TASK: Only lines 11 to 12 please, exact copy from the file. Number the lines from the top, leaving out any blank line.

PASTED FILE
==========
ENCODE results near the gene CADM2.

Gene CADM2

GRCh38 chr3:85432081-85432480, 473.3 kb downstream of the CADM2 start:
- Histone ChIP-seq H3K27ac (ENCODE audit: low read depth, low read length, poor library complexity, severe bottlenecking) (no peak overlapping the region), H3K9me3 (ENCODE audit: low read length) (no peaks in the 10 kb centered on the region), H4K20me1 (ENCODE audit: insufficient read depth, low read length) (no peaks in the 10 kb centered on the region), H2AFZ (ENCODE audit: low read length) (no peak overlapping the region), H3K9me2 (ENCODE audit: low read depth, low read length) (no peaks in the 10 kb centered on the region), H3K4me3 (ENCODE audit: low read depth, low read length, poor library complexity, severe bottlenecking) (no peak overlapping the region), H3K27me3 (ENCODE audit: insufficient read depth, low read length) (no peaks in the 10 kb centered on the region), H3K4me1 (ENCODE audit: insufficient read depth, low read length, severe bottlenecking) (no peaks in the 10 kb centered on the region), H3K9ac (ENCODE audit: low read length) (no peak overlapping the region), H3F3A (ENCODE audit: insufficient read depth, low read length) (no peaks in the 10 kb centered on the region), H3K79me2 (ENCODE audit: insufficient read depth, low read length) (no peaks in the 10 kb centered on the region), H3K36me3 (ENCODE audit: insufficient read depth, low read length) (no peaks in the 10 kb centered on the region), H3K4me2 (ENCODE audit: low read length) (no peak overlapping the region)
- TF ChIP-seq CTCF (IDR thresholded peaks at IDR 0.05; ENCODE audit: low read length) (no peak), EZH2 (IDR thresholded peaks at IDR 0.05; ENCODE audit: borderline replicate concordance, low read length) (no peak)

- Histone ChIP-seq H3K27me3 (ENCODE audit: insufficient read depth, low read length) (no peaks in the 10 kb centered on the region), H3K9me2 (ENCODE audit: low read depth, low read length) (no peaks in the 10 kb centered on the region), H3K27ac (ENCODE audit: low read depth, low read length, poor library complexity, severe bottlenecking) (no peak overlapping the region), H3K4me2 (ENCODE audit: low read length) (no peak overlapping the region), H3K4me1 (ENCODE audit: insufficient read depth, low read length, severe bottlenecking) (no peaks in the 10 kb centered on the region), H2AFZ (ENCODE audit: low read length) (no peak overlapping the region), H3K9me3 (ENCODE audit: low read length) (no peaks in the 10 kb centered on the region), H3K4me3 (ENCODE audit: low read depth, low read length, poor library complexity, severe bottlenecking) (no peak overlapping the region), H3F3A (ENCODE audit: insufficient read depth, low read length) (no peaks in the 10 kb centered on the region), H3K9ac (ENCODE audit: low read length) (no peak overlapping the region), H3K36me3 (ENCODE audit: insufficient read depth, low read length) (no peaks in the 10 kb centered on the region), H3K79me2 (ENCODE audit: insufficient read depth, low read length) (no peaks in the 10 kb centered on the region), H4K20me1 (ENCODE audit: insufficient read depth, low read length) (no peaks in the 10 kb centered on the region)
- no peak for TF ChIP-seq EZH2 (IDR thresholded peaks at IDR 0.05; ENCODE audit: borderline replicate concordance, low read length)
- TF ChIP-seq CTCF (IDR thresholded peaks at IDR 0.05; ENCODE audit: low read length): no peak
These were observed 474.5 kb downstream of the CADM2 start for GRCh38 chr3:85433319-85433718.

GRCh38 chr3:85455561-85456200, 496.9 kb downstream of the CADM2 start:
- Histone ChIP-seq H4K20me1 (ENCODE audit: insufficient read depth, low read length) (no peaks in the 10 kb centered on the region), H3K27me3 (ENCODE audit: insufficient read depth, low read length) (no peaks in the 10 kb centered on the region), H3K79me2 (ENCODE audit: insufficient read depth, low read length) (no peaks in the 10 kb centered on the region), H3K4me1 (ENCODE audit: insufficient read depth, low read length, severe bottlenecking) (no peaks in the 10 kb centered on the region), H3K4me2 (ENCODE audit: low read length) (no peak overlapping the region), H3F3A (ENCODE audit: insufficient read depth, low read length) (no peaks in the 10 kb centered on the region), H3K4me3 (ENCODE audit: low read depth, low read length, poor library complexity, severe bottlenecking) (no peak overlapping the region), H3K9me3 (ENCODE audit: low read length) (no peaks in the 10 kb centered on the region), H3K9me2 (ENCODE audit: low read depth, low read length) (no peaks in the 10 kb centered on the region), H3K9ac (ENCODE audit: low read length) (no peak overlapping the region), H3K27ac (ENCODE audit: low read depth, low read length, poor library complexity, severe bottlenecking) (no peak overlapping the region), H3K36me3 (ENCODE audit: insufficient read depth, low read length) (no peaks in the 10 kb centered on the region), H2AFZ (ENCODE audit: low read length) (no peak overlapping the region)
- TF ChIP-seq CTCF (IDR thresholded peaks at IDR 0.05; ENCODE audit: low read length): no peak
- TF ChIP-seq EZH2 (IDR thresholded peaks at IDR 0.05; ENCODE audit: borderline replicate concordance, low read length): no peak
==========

- Histone ChIP-seq H4K20me1 (ENCODE audit: insufficient read depth, low read length) (no peaks in the 10 kb centered on the region), H3K27me3 (ENCODE audit: insufficient read depth, low read length) (no peaks in the 10 kb centered on the region), H3K79me2 (ENCODE audit: insufficient read depth, low read length) (no peaks in the 10 kb centered on the region), H3K4me1 (ENCODE audit: insufficient read depth, low read length, severe bottlenecking) (no peaks in the 10 kb centered on the region), H3K4me2 (ENCODE audit: low read length) (no peak overlapping the region), H3F3A (ENCODE audit: insufficient read depth, low read length) (no peaks in the 10 kb centered on the region), H3K4me3 (ENCODE audit: low read depth, low read length, poor library complexity, severe bottlenecking) (no peak overlapping the region), H3K9me3 (ENCODE audit: low read length) (no peaks in the 10 kb centered on the region), H3K9me2 (ENCODE audit: low read depth, low read length) (no peaks in the 10 kb centered on the region), H3K9ac (ENCODE audit: low read length) (no peak overlapping the region), H3K27ac (ENCODE audit: low read depth, low read length, poor library complexity, severe bottlenecking) (no peak overlapping the region), H3K36me3 (ENCODE audit: insufficient read depth, low read length) (no peaks in the 10 kb centered on the region), H2AFZ (ENCODE audit: low read length) (no peak overlapping the region)
- TF ChIP-seq CTCF (IDR thresholded peaks at IDR 0.05; ENCODE audit: low read length): no peak